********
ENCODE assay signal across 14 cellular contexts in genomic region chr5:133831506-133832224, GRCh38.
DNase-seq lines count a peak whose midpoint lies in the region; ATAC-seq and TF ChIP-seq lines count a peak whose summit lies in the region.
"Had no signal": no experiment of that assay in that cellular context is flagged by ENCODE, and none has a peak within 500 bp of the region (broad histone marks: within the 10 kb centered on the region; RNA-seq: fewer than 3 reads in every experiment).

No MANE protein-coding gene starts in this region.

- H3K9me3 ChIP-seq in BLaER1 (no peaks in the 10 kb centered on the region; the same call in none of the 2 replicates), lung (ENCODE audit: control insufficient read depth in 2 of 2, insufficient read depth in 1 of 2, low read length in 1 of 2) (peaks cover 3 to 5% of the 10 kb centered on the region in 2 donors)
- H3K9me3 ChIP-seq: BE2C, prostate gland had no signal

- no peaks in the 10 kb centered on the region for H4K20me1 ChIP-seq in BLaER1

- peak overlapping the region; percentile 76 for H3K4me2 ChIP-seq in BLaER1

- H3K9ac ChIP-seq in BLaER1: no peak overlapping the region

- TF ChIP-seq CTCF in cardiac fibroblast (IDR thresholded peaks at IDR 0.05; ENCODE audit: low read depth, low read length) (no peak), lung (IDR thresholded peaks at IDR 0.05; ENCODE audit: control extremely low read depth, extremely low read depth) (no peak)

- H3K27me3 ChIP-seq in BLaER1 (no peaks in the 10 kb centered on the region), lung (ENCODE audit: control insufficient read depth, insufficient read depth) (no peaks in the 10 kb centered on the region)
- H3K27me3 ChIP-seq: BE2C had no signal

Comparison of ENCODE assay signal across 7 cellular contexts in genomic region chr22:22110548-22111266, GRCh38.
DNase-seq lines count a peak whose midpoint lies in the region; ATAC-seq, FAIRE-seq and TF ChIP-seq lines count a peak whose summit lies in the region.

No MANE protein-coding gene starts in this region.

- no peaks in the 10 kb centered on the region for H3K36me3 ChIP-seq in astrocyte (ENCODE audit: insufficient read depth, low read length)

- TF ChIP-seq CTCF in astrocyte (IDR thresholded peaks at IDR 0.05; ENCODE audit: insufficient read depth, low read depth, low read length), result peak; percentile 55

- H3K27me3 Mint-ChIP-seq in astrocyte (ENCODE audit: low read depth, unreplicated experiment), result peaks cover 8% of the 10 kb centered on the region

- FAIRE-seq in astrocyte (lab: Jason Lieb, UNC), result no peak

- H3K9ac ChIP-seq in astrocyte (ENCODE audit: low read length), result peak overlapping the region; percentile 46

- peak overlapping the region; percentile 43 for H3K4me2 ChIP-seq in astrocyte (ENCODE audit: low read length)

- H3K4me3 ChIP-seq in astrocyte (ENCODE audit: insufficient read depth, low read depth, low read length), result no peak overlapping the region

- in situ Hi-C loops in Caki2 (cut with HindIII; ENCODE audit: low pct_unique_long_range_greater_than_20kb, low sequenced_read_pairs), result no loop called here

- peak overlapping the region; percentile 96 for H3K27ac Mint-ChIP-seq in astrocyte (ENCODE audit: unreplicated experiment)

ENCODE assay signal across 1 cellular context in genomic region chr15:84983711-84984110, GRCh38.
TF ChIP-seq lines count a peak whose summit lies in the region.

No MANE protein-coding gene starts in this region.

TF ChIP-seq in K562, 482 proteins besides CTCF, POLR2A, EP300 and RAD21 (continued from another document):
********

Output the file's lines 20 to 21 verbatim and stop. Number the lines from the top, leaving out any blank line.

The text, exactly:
- H3K9ac ChIP-seq in astrocyte (ENCODE audit: low read length), result peak overlapping the region; percentile 46

- peak overlapping the region; percentile 43 for H3K4me2 ChIP-seq in astrocyte (ENCODE audit: low read length)